BMW Motorrad has been selling motorcycles at a record-setting pace this year, and August was no different, with another new sales record for the German motorcycle manufacturer.
BMW sold 7,400 motorcycles in August of 2012, up 11.3 per cent from August of 2011. They’ve had several record-setting months already this year, although their total numbers are down a tad.
They’ve sold 76.729 motorcycles through until Sept. 1 this year, down two per cent from last year’s 78,280 two-wheelers. However, they’ve got several aces up their sleeve that should enable them to outstrip last year’s numbers; they still have the F700 series motorcycles waiting to hit showroom floors, the HP4 superbike will be for sale soon, their new maxi-scooters are going to be available in more markets very soon, and it’s possible the water-cooled R1250 GS (or R1300 GS, depending who you ask) will also be available by the end of the year, which should also help sales grow.
Why is BMW setting sales records while many of its lower-priced competitors see stagnant sales? It’s hard to say, exactly, but it’s certainly part of a trend these days. Mid-range motorcycles with conservative pricing don’t seem to be selling that well – most sales growth seems to be coming at the high and low ends of the scale.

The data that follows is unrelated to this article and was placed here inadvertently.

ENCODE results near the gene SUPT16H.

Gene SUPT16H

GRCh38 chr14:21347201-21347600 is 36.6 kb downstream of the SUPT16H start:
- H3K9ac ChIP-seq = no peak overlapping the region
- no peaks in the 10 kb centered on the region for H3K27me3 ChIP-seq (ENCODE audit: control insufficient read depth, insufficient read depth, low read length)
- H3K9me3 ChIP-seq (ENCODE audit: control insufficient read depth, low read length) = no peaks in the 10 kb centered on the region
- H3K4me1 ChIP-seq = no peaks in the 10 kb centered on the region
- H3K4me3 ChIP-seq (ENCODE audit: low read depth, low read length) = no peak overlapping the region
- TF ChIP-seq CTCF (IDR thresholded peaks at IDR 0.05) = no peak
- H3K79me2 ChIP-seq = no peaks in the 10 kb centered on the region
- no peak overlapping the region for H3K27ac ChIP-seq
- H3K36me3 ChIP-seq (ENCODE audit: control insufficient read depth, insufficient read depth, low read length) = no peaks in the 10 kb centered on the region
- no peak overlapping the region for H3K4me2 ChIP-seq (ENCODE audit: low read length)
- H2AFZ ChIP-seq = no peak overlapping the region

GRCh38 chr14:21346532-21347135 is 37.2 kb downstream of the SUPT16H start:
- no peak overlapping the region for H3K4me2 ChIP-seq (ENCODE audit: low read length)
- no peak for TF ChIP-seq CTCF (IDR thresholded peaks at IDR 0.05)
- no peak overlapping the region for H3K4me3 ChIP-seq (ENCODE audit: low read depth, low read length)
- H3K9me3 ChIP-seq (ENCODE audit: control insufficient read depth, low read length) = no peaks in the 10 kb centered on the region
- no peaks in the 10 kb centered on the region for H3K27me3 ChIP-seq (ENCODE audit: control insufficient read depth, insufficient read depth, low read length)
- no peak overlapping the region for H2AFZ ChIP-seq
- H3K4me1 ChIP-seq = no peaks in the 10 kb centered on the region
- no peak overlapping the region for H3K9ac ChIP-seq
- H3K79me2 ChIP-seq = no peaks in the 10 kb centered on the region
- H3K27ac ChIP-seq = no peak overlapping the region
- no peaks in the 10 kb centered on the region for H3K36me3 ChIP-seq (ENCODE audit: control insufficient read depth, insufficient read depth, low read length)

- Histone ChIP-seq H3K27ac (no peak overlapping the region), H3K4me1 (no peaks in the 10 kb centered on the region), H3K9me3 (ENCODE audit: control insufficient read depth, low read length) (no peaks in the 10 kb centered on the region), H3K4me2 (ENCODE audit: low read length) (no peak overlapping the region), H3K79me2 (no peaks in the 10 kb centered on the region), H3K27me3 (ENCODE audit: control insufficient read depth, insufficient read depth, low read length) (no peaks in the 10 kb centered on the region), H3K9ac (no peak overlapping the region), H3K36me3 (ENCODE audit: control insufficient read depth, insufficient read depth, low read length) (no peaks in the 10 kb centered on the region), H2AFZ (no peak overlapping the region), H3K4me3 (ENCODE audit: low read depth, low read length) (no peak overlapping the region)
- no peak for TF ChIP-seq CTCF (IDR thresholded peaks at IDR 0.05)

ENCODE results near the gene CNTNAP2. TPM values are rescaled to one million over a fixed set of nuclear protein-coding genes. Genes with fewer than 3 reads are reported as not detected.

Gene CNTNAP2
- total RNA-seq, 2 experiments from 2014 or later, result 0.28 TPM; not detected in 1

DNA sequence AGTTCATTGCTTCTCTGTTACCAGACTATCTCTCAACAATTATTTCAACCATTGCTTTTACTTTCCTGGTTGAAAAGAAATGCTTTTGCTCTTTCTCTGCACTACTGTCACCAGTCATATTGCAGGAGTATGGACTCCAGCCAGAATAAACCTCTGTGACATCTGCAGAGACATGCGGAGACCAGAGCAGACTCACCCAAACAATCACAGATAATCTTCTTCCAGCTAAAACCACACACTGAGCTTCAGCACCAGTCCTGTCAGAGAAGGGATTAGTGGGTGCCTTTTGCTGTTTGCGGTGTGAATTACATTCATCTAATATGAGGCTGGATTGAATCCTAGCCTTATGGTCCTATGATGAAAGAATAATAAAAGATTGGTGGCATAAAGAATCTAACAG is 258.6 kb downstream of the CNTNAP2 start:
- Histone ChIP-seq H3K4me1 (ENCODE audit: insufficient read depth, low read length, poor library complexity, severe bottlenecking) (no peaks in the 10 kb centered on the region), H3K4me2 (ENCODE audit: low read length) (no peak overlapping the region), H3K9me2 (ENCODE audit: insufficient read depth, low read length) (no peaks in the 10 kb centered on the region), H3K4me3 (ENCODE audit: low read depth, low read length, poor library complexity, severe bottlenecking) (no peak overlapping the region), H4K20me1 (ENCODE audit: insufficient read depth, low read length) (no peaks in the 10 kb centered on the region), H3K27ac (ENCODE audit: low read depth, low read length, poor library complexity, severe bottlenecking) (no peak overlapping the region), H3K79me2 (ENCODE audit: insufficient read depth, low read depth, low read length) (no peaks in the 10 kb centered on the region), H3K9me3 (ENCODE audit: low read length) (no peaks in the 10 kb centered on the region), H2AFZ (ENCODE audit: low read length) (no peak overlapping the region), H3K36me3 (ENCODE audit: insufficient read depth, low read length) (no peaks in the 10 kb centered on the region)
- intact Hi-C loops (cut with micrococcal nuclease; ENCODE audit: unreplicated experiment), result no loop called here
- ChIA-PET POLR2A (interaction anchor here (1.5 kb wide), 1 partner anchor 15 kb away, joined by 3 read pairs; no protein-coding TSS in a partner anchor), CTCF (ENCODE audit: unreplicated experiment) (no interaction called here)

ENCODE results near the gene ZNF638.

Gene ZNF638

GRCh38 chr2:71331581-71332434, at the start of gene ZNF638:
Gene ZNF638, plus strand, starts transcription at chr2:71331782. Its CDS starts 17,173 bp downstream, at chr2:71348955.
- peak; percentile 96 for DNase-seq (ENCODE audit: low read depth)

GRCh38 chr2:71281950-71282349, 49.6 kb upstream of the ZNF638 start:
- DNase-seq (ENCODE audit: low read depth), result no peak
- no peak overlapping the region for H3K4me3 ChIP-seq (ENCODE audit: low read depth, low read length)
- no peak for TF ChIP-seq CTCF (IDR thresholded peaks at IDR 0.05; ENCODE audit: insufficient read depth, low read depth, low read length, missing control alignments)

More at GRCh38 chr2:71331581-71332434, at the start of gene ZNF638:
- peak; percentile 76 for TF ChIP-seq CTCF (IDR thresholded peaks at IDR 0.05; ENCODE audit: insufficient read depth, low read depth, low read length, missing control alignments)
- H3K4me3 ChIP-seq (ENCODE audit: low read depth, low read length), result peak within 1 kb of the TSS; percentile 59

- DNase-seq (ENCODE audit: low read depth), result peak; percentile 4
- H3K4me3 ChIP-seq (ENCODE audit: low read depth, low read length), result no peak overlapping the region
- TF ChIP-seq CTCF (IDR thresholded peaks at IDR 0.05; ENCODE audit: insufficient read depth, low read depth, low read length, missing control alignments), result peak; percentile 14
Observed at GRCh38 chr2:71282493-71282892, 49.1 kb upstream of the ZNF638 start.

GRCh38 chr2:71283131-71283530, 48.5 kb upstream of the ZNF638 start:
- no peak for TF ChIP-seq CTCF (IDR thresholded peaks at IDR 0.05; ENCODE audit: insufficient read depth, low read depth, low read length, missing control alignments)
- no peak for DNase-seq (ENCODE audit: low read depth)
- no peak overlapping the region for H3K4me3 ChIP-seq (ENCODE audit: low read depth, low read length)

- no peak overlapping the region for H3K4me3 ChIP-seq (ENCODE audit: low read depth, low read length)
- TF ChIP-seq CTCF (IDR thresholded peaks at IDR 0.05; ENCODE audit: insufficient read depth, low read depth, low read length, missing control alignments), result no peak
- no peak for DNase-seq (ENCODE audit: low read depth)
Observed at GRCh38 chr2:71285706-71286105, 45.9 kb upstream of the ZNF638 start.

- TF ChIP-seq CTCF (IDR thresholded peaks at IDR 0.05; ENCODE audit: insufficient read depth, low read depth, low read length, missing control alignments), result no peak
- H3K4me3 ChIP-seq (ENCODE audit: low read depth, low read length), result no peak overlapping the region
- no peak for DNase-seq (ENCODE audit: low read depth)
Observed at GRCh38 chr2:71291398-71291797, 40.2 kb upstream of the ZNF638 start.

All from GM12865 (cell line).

are these US, Canadaian or World Wide figures?
Could the sales figures have anything to do with the general decline in the spending power of the middle class or the aging boomer population ?
It would be an interesting story to put together. There’s no doubt that demographics and income segments always play a large part in motorcycle sales. Right now, the bikes that rich people buy are seeing growth, the bikes that middle-class folks buy are mostly seeing stagnant sales, and here in North America. there are very few new bikes that are affordable for the lowest income bracket. In other areas, though, those bikes do exist and are selling very well.
Yes, please investigate – what’s stopping the big players from bringing in some of their ‘lower end’ product, meeting safety and emissions standards ? The CBR125R seems to work, why not more of that type ? Back in the Dark Ages we rode 50s, 90s – a 350 was considered a full size machine…
Here’s what I think the problem is: Manufacturers can sell cheap bikes in India/Thailand/China etc, because they can make cheap bikes there. They save a lot on taxes and shipping and labour. But by the time you make something in another country, pay the taxes and gov’t fees to import it to Canada, it’s just not feasible to sell it cheaply … and you can forget any ideas about Canadian labour cranking out cheap motorcycles.
Now, Cleveland Cyclewerks has an interesting model they’re trying …
Wow – I just checked out the CC site and I love “Tha Misfit”. It’s a good base for customization, and there’s a dealer on Vancouver Island 🙂